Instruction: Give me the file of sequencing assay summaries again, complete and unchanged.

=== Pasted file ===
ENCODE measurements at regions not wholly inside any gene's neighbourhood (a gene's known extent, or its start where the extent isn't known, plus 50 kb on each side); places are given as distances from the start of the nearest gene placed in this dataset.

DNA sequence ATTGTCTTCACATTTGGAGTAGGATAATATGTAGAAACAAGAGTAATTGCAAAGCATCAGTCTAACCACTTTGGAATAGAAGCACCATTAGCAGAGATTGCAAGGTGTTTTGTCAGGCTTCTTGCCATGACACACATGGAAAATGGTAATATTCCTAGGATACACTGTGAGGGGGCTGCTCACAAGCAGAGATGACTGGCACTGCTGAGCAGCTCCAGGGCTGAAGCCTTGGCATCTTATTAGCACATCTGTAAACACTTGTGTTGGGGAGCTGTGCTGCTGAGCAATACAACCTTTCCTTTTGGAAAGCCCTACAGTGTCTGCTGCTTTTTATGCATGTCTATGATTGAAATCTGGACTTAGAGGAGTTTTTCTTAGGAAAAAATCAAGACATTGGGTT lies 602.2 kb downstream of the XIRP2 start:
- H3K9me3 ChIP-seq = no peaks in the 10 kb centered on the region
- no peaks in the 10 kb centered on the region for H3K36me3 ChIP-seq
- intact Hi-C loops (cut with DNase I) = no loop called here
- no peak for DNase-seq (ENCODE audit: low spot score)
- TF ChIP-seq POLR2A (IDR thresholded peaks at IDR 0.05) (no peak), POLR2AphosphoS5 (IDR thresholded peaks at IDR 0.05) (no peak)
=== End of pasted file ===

ENCODE measurements at regions not wholly inside any gene's neighbourhood (a gene's known extent, or its start where the extent isn't known, plus 50 kb on each side); places are given as distances from the start of the nearest gene placed in this dataset.

DNA sequence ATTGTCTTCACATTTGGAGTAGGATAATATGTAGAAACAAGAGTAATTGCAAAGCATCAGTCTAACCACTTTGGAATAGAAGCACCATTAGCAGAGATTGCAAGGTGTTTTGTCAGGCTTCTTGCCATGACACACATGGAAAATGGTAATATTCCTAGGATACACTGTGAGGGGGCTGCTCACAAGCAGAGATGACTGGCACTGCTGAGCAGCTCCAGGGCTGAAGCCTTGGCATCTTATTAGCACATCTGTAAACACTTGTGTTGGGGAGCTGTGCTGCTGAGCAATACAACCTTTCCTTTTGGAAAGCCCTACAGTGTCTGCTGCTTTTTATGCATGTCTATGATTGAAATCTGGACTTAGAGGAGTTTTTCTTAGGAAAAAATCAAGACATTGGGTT lies 602.2 kb downstream of the XIRP2 start:
- H3K9me3 ChIP-seq = no peaks in the 10 kb centered on the region
- no peaks in the 10 kb centered on the region for H3K36me3 ChIP-seq
- intact Hi-C loops (cut with DNase I) = no loop called here
- no peak for DNase-seq (ENCODE audit: low spot score)
- TF ChIP-seq POLR2A (IDR thresholded peaks at IDR 0.05) (no peak), POLR2AphosphoS5 (IDR thresholded peaks at IDR 0.05) (no peak)